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Wolfgang Schreiner
Johannes Kepler University
Linz, Austria
 

Wolfgang Schreiner is an associate professor at the Research Institute for Symbolic Computation (RISC) of the Johannes Kepler University Linz in Austria. His research areas are formal methods; concurrency; and parallel, distributed, and grid computing.

Wolfgang Schreiner was born in 1967 in Austria. In 1994, he earned his PhD at the Johannes Kepler University Linz under the auspices of the federal president with a thesis on parallel functional programming for computer algebra. In 2001, he earned habilitation in practical computer science for his work on parallel software and algorithms for symbolic computation. From 2001 to 2004, he was the director of the degree program "Engineering for Computer-based Learning" at the Upper Austria University of Applied Sciences campus Hagenberg, where he still serves as a lecturer. Since 2004, he has been an associate professor at the RISC institute, where he served as vice-chair from 2004 to 2007.

During his career, Schreiner has participated in and directed various research projects funded by the Austrian Science Foundation, the Austrian Ministry for Science and Research, and the European Union. These projects include "Distributed Supercomputing in the Grid," "MathBroker I+II: Brokering Distributed Mathematical Services," and "HPGP: High-Performance Generic Programming." He has developed various software systems such as the para-functional language compiler pD, the parallel computer algebra software Distributed Maple, and the proving assistant RISC ProofNavigator.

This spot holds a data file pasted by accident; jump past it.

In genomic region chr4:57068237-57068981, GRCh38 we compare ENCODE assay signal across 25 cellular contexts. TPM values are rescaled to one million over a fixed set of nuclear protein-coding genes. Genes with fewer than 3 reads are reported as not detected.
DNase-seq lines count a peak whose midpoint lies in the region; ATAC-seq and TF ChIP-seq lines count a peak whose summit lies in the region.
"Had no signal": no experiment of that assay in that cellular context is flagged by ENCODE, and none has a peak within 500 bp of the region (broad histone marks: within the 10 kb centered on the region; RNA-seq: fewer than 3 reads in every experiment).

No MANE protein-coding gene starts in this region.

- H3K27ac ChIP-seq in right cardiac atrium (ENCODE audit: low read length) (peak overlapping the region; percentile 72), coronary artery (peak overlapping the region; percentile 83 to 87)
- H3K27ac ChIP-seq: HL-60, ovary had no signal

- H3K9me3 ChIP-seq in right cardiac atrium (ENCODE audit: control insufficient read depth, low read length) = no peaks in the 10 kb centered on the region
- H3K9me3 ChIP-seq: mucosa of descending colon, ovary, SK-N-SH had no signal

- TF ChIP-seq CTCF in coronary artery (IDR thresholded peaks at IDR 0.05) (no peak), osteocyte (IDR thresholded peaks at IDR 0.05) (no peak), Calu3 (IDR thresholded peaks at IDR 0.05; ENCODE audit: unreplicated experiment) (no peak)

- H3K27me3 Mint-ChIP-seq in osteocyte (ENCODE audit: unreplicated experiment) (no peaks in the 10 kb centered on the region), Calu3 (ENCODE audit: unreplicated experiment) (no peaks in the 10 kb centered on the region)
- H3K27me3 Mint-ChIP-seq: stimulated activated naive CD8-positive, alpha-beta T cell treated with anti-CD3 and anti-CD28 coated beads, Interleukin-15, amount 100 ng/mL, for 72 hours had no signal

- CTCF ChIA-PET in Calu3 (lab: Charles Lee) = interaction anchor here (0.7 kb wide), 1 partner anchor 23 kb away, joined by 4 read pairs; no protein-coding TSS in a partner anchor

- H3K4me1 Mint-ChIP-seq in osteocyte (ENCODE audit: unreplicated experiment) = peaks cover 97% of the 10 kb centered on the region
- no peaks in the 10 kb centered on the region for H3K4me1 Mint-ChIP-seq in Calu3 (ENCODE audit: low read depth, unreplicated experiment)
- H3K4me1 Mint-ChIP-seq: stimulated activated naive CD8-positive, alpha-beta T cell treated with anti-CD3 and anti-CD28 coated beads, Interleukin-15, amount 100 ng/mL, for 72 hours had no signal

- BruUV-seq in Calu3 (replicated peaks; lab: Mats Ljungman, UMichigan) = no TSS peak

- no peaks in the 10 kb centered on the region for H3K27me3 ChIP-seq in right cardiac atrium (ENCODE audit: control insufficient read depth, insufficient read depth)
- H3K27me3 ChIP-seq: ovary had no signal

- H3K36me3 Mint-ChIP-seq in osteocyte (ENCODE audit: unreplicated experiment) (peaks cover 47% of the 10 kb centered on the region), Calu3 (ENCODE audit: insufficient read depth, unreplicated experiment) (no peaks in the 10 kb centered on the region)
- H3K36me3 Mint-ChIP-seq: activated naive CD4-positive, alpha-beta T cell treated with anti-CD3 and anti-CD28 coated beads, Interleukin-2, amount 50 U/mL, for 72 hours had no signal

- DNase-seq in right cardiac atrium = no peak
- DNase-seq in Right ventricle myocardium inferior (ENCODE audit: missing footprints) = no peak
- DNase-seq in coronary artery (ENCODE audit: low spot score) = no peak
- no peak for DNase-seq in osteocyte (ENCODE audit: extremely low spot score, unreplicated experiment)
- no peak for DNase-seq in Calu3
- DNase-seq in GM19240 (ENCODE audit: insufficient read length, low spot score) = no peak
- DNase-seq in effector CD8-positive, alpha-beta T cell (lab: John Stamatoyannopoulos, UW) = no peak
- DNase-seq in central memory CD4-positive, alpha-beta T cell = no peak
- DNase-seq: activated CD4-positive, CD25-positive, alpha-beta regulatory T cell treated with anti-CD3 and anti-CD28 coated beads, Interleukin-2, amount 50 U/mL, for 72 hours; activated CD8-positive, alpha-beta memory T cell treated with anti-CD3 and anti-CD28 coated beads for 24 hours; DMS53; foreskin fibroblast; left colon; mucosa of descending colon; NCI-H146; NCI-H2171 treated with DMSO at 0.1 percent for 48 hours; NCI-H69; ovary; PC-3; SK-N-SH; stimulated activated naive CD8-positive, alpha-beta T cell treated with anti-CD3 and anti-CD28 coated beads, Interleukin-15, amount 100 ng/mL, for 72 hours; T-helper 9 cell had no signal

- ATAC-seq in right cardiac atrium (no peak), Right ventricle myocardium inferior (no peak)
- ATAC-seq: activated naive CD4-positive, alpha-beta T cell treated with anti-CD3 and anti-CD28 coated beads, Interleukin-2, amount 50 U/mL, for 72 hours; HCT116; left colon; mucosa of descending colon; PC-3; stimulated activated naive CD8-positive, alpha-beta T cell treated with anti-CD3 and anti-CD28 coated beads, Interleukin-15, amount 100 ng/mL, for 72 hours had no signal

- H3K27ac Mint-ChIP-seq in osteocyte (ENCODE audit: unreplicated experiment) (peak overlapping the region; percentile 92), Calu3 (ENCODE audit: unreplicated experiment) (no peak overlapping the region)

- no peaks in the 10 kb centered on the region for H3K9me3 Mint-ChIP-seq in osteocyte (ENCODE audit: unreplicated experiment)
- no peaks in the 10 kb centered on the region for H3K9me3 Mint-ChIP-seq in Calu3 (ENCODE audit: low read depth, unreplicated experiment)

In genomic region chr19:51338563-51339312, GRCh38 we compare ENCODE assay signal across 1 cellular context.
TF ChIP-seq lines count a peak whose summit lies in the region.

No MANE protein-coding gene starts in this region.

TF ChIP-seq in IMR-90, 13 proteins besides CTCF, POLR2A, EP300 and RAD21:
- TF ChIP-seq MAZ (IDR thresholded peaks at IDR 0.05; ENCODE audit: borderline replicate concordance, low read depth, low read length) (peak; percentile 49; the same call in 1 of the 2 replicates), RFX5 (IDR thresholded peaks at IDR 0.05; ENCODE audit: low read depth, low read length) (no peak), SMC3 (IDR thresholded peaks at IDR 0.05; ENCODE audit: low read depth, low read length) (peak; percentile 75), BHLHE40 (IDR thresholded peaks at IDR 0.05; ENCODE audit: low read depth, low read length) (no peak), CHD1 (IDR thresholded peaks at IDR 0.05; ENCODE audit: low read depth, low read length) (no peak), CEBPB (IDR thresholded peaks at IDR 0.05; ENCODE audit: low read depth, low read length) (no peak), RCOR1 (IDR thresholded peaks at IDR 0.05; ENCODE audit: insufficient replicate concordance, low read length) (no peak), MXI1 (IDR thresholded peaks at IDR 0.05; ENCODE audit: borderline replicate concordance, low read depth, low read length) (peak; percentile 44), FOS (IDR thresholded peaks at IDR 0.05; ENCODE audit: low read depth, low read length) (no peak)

Currently, Schreiner is participating in the doctoral program for computational mathematics at the Johannes Kepler University with a project on formally specified computer algebra software. He is also building the RISC ProgramExplorer, a software environment for program specification, exploration, and verification.

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Read our Q&A with Wolfgang Schreiner here.


     

Algorithm 995: an efficient parallel anisotropic Delaunay mesh generator for two-dimensional finite element analysis
Pardue J., Chernikov A.  ACM Transactions on Mathematical Software 45(3): 1-30, 2019. Type: Article

Finite element analysis (FEA) depends on meshes that approximate the artifact to be analyzed. Starting with an initial mesh, an FEA development pipeline produces more and more refined meshes in an iterative process until the solution of the partia...

 

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Most systems in the real world--for example, computational, physical, or biological ones--consist of multiple components that on the one hand operate concurrently, but on the other hand may also interact with each other. Since at any ...

 

Logic functions and equations: binary models for computer science (2nd ed.)
Posthoff C., Steinbach B.,  Springer International Publishing, New York, NY, 2019. 508 pp. Type: Book (978-3-030024-19-2)

Logic functions, commonly known as Boolean functions, arise in many areas of computer science and information technology. On a fundamental technological level, every digital circuit can be modeled as a Boolean function. Design, optimization, and c...

 
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